An Unpredictable Journey
Emilie Upczak’s “Moving Parts” looks at how much is communicated and accomplished in a short amount of time. We follow the unpredictable journey of a young Chinese woman as she immigrates to a different country for the same reasons so many others do. Extortion and human trafficking play roles in the journey and the way in they factor into this harrowing story feels quite real and authentic.
Zhenzhen (Valerie Tian) comes to Trinidad and Tobago by boat with other young woman and is brought to a secluded port via a smuggler who tells her brother, Wei (Jay Wong) that he owes a “tax” of ten-thousand U.S. dollars. They promise to come up with the money, but it’s this extortion is just one of many uncertainties hanging over their heads in this new stage of life. Zhenzhen has joined her brother after recently caring for and burying their father back in China. It is not clear why or how this location was chosen as a place to relocate, but we eventually see it to be a place where many people have come for years in an effort to find better lives. How long they intended on staying there is something else.
Wei secured a position for Zhenzhen in the kitchen of a local restaurant run by a Mrs. Liu (Jacqueline Chan), a mature woman who may be involved in another type of service industry as well. As Zhenzhen gets settled and starts working under the head chef (Godfrey Wei), she is noticed by Evelyn (Kandyse McClure), a woman who lives nearby. We eventually learn why Evelyn is so observant of the new arrivals to the island. She runs an art gallery while dealing with her brother, James (Nickolai Salcedo), who is homeless and on the street. Her derelict father (Conrad Parris) is also of great concern. He has ties to local illegal affairs. It doesn’t take long before Evelyn and Zhenzhen’s lives intersect and this is beneficial to both women.
Desperation sets in as both Wei and Zhenzhen feel the pressure of the debt they owe to her smuggler and they make decisions that seem to be the only way out. Wei turns to gambling and Zhenzhen to an alternate method of employment at a nightclub. Things come to a head when Wei learns how she’s been earning money, which puts Zhenzhen in an even more difficult spot as she ties to get out of the situation.
“Moving Parts” opens on the sea, with the camera following the boat which carries Zhenzhen to her new home as it carries the audience into this world that we probably never knew about. We’ve all heard of the hardships of starting anew in a different country, particularly regarding immigration, and we’ve all heard of sex trafficking. “Moving Parts” is put a face and a heart on these topics and in turn helps us realize that these people exist. Each of us is a guest on Zhenzhen’s journey, witnessing all the moving parts at play in her life and what part she is often forced to play.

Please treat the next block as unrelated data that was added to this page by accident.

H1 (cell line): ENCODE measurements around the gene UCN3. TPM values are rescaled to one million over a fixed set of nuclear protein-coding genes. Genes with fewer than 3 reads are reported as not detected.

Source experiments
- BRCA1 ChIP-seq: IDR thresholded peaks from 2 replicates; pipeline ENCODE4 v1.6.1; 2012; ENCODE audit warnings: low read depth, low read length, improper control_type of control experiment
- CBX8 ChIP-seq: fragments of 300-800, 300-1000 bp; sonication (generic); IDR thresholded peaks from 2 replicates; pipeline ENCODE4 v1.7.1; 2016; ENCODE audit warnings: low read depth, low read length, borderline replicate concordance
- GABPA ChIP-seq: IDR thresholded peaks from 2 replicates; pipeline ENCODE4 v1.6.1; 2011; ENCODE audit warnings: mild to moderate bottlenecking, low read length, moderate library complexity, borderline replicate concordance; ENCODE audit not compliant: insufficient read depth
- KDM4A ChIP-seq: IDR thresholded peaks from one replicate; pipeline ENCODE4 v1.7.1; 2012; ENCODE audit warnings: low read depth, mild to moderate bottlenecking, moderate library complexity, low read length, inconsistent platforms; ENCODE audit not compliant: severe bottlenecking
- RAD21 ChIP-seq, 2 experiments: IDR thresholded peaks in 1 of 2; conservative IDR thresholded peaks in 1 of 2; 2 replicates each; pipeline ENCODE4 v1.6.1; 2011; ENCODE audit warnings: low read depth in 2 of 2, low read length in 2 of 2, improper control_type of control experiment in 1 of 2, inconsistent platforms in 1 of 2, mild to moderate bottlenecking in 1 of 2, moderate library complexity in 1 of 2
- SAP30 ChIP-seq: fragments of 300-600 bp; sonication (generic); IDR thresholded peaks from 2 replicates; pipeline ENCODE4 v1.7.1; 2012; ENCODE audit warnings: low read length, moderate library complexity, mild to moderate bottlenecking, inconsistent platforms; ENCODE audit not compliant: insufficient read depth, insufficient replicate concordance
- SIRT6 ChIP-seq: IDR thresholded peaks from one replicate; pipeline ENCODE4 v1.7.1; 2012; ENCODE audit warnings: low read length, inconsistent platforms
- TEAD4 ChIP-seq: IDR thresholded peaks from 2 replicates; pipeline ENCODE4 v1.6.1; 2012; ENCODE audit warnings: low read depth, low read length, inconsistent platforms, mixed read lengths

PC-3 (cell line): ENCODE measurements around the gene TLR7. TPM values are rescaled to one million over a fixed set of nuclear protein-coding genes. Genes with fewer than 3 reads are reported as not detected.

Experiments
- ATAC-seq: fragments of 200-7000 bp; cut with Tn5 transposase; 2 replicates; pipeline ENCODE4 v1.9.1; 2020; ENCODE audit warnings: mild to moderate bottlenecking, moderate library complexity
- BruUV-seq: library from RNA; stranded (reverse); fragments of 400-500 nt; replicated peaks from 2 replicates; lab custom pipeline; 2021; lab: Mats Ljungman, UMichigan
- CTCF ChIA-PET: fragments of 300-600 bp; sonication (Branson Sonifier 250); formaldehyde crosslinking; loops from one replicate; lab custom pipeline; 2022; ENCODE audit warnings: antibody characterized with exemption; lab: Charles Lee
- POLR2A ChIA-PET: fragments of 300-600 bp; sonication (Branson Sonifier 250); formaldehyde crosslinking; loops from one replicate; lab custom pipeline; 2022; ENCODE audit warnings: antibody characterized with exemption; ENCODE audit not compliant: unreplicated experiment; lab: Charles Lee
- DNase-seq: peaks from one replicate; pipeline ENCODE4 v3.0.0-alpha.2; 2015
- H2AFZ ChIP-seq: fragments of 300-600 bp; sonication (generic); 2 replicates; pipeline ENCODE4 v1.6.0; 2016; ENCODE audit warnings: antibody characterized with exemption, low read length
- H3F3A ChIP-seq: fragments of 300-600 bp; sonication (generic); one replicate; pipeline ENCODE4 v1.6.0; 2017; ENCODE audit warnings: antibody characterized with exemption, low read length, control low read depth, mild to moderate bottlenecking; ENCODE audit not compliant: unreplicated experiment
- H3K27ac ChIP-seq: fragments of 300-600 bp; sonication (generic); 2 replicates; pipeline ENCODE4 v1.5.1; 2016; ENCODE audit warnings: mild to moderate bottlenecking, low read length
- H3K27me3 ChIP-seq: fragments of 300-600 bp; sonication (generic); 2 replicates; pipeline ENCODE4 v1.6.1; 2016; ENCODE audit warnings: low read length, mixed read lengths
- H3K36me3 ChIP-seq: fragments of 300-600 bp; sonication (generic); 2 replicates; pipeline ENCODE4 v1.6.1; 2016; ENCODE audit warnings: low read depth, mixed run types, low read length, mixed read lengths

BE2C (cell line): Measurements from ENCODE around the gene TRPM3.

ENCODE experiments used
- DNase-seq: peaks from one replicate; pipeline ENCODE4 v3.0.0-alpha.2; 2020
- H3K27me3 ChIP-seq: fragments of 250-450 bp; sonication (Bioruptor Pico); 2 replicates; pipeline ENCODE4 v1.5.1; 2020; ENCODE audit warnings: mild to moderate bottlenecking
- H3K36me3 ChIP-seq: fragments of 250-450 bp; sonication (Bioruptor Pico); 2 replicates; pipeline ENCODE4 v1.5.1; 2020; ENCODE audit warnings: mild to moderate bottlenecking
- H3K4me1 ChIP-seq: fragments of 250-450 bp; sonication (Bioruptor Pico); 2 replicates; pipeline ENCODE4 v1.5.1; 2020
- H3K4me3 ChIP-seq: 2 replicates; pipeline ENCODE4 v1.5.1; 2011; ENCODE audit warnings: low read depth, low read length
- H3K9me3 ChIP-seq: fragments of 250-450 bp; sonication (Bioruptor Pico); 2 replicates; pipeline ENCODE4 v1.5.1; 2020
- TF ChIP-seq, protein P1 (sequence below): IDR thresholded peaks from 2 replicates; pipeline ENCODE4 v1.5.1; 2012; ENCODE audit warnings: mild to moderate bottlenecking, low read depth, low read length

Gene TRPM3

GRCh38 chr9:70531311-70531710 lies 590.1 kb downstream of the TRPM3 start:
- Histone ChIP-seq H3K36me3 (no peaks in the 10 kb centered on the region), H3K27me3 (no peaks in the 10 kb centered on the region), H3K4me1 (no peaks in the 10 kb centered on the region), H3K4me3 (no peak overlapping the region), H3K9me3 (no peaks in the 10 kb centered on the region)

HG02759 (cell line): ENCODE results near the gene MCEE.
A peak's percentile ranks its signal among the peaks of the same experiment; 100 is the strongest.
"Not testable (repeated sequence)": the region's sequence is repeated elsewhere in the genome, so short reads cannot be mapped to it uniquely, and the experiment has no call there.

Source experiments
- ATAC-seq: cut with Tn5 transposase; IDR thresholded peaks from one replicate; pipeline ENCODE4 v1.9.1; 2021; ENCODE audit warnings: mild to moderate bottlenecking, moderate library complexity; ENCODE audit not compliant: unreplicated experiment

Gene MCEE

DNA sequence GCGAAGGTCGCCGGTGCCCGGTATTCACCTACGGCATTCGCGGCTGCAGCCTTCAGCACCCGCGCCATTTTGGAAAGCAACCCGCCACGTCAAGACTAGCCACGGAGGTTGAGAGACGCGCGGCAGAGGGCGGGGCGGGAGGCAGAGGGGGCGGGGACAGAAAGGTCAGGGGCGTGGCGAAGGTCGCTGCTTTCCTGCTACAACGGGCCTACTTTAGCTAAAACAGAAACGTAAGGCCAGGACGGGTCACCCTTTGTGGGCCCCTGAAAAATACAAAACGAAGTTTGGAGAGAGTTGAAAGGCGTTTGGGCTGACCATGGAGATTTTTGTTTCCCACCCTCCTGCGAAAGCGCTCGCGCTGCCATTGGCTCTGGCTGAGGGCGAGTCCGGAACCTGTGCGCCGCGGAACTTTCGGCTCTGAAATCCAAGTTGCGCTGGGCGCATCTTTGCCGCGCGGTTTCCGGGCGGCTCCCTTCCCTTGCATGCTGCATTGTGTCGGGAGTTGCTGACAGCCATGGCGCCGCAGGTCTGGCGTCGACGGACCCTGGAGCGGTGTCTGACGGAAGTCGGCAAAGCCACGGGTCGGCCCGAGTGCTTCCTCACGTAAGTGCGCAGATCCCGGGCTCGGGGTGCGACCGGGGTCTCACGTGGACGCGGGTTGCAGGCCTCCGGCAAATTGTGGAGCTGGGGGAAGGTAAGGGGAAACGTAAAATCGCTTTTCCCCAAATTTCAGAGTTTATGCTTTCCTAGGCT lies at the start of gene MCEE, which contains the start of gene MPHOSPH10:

Director Upczak immerses us into the environment in order to learn who these characters are. We come closer to the people we follow and to the atmosphere where they are. The camera gives much more than typical establishing shots, we’re taken through the streets as locals and new arrivals go about doing what they can to make ends meet. There is a foreboding sense of the unknown for Zhenzhen throughout and a visual approach here that is clear and understandable. The story gradually shares focus with Zhenzhen and Evelyn, two woman navigating through life in different ways while also sharing similarities. Both women have brothers, and while their relationships with their siblings are different, both men have an effect on them. Zhenzhen and Wei are emotionally weighed down by their recent loss of their father and, while they appear close at first, it becomes clear that Wei is troubled with the responsibility he feels for getting he and his sister out of the situation they are in. Similarly, Evelyn is concerned with where her estranged brother is in life and how their father shows no interest helping him. She seems to avoid influences and temptations that won’t benefit her and while it pains her to see her brother living as he does yet she knows she can’t help him if he doesn’t want it. Help is exactly what Zhenzhen knows she needs, especially when a tragic incident leaves her alone and she turns to Evelyn. These two strong and resilient woman gradually see each other and we benefit from that just as much as they do.
Much of what we see is because of how the actresses portray their characters. Both have an absorbing screen presence, but the emotional vulnerability they convey plays a large factor in how drawn we are to them. At the same time, each character needs a certain amount of exterior cautiousness as well, since they do not know who they can trust. The screenplay (co-written by Upczak, Nicholas Emery and Jay White) shows rather than tells and carefully balances what to show the audience as the story unfolds.
Ths is a well-intentioned film that covers a lot of familiar terrain. It is eye-opening to see how thin the boundaries are between legit (but exploitative) menial labor and outright sexual servitude.
Valerie Tian gives a brutally honest and painfully vulnerable performance. Her character makes plenty of mistakes, but she matures quickly, which gives her an interesting developmental arc. Jay Wong is compelling as Wei and he shifts in the opposite direction. Jacqueline Chan is chillingly villainous as Mrs. Liu, but Godfrey Wei is the film’s secret ingredient, adding both grace and grit as the restaurant’s chef.
We know exactly where “Moving Parts” is going and it breaks little new ground getting there but seeing this story unfold against a Caribbean backdrop gives viewers a full sense of the extent of human trafficking crimes. It should convince us that the time for some sort of global treaty prohibiting passport confiscation should exist.